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Family group conferences in youth justice

Mutter, Robin, Shemmings, David, Dugmore, Paul, Hyare, Mina (2008) Family group conferences in youth justice. Health & Social Care in the Community, 16 (3). pp. 262-270. ISSN 0966-0410. (doi:10.1111/j.1365-2524.2008.00770.x) (The full text of this publication is not currently available from this repository. You may be able to access a copy if URLs are provided)

The full text of this publication is not currently available from this repository. You may be able to access a copy if URLs are provided. (Contact us about this Publication)
Official URL
http://dx.doi.org/10.1111/j.1365-2524.2008.00770.x

Abstract

This paper discusses part of an evaluation of the ‘Family Group Conference (FGC) Project for Young People Who Offend’ within a large social services department (‘Exshire’). The evaluation covers all 30 family group conferences during a 15-month period from September 2000 to December 2001. This article presents the findings relating to young people along with changes in their psychosocial profile using a modified version of the Strengths and Difficulties Questionnaire (SDQ; Goodman 1997). The views of all participants were positive, with the majority saying they would recommend FGCs to others. FGC was felt by most participants to have brought about changes in the way young people view the world, partly by helping them to accept the reality of offending in a way that had not previously been possible. It provided victims with a unique opportunity to become involved in the youth justice system, recognising them as key stakeholders as a result of a crime. This process left most victims with a sense of satisfaction and resolution. Average SDQ scores were lower following FGC for the 12 young people who responded to follow-up interviews. Although there are a number of restorative justice projects using FGC in youth justice, we believe this project is among the first in the UK to establish the use of the New Zealand model with its emphasis on ‘private family time’ as an ongoing established service. Although the data were collected before 2002, the project contains unique features which we believe should be brought to the attention of the wider academic and practice community given that FGC is still a fairly new, unexplored and under-evaluated phenomenon in youth justice. There is currently a need for more research looking at the use of FGC in relation to young offenders.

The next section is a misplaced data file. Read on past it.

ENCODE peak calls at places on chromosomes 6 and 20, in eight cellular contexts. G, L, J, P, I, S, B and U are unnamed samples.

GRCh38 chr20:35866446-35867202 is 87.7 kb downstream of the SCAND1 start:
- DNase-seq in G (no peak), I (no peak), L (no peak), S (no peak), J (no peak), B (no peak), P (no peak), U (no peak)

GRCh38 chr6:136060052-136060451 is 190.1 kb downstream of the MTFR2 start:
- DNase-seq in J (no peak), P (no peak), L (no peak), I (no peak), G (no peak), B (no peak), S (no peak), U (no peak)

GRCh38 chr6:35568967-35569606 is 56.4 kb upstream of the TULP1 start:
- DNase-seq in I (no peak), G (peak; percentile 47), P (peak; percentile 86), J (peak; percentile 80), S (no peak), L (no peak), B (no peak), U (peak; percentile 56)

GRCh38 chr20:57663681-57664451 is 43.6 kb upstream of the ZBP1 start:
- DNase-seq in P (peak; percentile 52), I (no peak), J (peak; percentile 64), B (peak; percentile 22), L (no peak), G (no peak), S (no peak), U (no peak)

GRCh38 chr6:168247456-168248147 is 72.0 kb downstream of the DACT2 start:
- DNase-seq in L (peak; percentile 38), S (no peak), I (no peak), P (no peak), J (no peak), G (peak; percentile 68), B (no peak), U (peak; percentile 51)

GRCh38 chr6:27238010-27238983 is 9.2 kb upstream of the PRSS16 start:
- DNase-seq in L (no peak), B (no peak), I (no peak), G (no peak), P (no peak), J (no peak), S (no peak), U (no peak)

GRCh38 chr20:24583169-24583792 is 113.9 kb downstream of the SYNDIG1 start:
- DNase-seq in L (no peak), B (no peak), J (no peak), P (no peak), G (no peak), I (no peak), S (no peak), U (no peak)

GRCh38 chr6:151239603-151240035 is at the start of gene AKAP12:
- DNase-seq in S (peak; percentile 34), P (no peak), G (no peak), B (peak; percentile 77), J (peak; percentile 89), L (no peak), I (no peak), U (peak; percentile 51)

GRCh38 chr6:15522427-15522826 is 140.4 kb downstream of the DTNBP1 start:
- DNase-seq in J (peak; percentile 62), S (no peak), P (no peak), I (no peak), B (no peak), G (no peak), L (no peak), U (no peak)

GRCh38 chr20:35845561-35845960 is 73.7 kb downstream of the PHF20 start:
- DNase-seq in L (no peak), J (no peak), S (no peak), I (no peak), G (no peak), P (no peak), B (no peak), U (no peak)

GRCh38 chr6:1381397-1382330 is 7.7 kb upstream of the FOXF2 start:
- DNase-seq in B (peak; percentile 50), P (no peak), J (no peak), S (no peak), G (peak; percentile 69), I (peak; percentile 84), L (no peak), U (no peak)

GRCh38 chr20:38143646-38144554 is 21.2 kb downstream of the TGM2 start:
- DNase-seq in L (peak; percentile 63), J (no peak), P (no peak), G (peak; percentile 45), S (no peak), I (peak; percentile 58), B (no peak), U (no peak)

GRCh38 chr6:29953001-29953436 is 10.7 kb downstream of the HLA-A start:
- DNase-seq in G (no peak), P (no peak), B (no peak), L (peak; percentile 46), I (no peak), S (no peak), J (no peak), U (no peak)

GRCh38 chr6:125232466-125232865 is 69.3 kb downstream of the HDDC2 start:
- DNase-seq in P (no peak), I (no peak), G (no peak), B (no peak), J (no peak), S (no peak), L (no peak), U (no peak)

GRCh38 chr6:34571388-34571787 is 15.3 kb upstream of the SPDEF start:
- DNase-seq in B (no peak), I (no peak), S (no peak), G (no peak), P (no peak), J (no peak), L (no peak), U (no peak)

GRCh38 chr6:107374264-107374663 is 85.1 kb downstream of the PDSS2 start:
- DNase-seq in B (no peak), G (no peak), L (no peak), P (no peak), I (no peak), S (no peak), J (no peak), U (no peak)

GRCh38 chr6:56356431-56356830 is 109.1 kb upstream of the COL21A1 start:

Item Type: Article
DOI/Identification number: 10.1111/j.1365-2524.2008.00770.x
Uncontrolled keywords: empowerment and young people; family group conferences; restorative justice; youth justice
Subjects: H Social Sciences
Divisions: Faculties > Social Sciences > School of Social Policy Sociology and Social Research
Depositing User: David Shemmings
Date Deposited: 20 Mar 2009 15:31 UTC
Last Modified: 28 May 2019 13:47 UTC
Resource URI: https://kar.kent.ac.uk/id/eprint/10819 (The current URI for this page, for reference purposes)
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